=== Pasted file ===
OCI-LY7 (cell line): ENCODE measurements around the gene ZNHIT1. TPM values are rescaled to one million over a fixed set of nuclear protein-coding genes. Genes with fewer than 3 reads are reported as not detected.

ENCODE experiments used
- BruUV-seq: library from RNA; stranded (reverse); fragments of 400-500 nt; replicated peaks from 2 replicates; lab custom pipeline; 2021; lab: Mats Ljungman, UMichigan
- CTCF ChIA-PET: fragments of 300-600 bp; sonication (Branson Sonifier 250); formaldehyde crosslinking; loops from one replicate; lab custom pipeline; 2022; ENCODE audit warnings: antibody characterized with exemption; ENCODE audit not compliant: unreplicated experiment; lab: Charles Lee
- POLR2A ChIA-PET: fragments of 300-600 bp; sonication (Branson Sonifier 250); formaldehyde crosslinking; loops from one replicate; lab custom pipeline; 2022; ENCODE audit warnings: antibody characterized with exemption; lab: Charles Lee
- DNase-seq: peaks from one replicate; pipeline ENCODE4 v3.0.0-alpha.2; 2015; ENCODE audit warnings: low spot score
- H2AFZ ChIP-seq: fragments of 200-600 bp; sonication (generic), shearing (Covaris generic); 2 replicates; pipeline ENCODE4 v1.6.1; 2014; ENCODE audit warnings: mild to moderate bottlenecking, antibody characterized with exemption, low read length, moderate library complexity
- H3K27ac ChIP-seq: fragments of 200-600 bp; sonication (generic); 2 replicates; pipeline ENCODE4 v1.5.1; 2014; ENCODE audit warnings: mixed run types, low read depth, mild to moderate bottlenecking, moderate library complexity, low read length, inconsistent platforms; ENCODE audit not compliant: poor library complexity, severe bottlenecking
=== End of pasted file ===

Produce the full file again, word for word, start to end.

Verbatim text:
OCI-LY7 (cell line): ENCODE measurements around the gene ZNHIT1. TPM values are rescaled to one million over a fixed set of nuclear protein-coding genes. Genes with fewer than 3 reads are reported as not detected.

ENCODE experiments used
- BruUV-seq: library from RNA; stranded (reverse); fragments of 400-500 nt; replicated peaks from 2 replicates; lab custom pipeline; 2021; lab: Mats Ljungman, UMichigan
- CTCF ChIA-PET: fragments of 300-600 bp; sonication (Branson Sonifier 250); formaldehyde crosslinking; loops from one replicate; lab custom pipeline; 2022; ENCODE audit warnings: antibody characterized with exemption; ENCODE audit not compliant: unreplicated experiment; lab: Charles Lee
- POLR2A ChIA-PET: fragments of 300-600 bp; sonication (Branson Sonifier 250); formaldehyde crosslinking; loops from one replicate; lab custom pipeline; 2022; ENCODE audit warnings: antibody characterized with exemption; lab: Charles Lee
- DNase-seq: peaks from one replicate; pipeline ENCODE4 v3.0.0-alpha.2; 2015; ENCODE audit warnings: low spot score
- H2AFZ ChIP-seq: fragments of 200-600 bp; sonication (generic), shearing (Covaris generic); 2 replicates; pipeline ENCODE4 v1.6.1; 2014; ENCODE audit warnings: mild to moderate bottlenecking, antibody characterized with exemption, low read length, moderate library complexity
- H3K27ac ChIP-seq: fragments of 200-600 bp; sonication (generic); 2 replicates; pipeline ENCODE4 v1.5.1; 2014; ENCODE audit warnings: mixed run types, low read depth, mild to moderate bottlenecking, moderate library complexity, low read length, inconsistent platforms; ENCODE audit not compliant: poor library complexity, severe bottlenecking